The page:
Westminster Tool commits $30,000 to tech center
Published: August 10th, 2012
If you want skilled employees, you've got to stop complaining and help create skilled employees. That's the message that Ray Coombs Jr., president of Westminster Tool Inc. (Plainfield, CT), wants to send to his fellow mold manufacturers. And he's backing it up with $30,000 contribution from his 25-employee company to fund and support the new Manufacturing Technology Center at Quinebaug Valley Community College (QVCC).
The new facility will be open for business this month, along with two additional Centers at Housatonic Community College in Bridgeport and Naugatuck Valley Community College in Waterbury.
These additional technology centers grew out of the successful Manufacturing Technology Center at Asnuntuck Community College in Enfield, CT. The Centers, established as part of the bipartisan Jobs Bill signed by Connecticut Governor Dannel P. Malloy in 2011, will receive $17.8 million in funding. The new Manufacturing Technology Center is a member of the Quinebaug Manufacturing Institute (QMI), a not-for-profit organization between QVCC and local industry members.
|Left to right: Ray Coombs, president of Westminster Tool and QMI; Ross Tomlin, president of QVCC; and Mark Vesligaj, director of the Manufacturing Center and Engineering.|
Funding such initiatives is crucial to the overall success of local manufacturing companies, and Coombs, who started the company 10 years ago and also serves as the president of the QMI, has always had a passion for both the community and education. Currently there are 15 companies in the QMI, which meets nine times a year and advises the college on what they need to teach to meet the needs of the local manufacturers.
"Whining about the skills gap doesn't do any good," Coombs told PlasticsToday. "We're not going to complain about it - we're going to do something about it, which is why we chose to align ourselves with these colleges. Everyone talks about the skills gap, but we now have a vehicle that will train people in true manufacturing skills, lean systems, quality, even blueprint reading (nobody's teaching this anymore), and if they want to continue they'll get into a fully-degreed program."
With the new Manufacturing Technical Center set to open this month, there are 38 students signed up for the program, which can take up to 50 students. Coombs noted that the demographics of the students are interesting, ranging from displaced workers, a retired trade school teacher with an electrical background who wants to learn something new, to a few students coming right out of the local Plainfield High School who heard about the program at the Manufacturing Expo at the school.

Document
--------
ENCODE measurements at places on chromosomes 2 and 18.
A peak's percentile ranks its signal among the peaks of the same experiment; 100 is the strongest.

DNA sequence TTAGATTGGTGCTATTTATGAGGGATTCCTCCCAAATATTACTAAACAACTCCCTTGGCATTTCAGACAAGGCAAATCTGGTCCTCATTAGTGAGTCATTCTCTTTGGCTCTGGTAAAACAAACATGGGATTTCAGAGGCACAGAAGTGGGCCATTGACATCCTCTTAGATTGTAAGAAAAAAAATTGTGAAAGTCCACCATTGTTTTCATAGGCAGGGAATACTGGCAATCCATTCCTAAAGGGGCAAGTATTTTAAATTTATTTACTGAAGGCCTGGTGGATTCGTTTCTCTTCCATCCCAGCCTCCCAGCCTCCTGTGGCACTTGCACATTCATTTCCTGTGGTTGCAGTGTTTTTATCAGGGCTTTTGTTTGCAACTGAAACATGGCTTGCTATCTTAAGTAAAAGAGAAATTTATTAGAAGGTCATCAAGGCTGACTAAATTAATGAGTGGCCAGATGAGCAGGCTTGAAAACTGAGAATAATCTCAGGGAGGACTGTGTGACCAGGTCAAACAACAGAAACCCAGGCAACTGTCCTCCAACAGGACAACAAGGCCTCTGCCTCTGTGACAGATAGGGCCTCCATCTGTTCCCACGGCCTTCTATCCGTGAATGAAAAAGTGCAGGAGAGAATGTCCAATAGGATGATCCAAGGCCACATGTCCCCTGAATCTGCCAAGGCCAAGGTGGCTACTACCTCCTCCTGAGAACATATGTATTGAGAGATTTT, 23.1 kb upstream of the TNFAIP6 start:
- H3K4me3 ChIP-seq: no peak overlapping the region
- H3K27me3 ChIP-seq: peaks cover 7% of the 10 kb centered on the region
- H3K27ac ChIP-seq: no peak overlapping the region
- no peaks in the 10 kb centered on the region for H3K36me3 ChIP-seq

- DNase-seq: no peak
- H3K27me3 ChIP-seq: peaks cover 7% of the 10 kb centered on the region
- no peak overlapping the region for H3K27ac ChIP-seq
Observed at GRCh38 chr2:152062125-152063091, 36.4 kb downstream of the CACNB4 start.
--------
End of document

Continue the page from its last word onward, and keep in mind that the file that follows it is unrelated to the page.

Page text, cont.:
"These people are passionate and want a good job," Coombs noted. "We're hiring many of these young people from the Associate's engineering technology degree program and turning them into class A machinists. We currently have four employees from the program who've become very successful."
Westminster Tool's involvement in the QMI and the QVCC is a "business strategy" to help the company get the "brightest and best" of those who are attending classes. As he visits QVCC, he gets to know the students so that when they are ready to begin working they can start their careers at Westminster. "The contribution we made to QVCC is an investment, and the return on that is the quality of individuals that join our team," Coombs noted.
Relationships between manufacturers and community colleges are crucial to the success and advancement of manufacturing in the USA. According to Dr. Ross Tomlin, president of QVCC, "These kinds of relationships are what colleges survive on. Enthusiasm like Ray's is infectious and encourages the whole community to be as passionate about individuals with the desired skill sets of the industry."
Westminster Tool has enrolled one of its newest employees in the Manufacturing Machine Technology certificate program at QVCC. "I not only get to support the program, but I get to save money by not having another employee train him," Coombs stated. "The training he will get from the program is unmatched to that he would get here. I don't just want to train him - I want to educate him, which this program will do."
Coombs encourages all of his peers in the mold manufacturing industry to get involved with their state governments, local community colleges and technical schools. "We're all busy - I've got a business to run as well," he commented, "but those of us in manufacturing have government's ear now, so we need to mobilize come together with a unified voice. There are always a million reasons why you can't get involved but there are also a million reasons why you need to be involved!"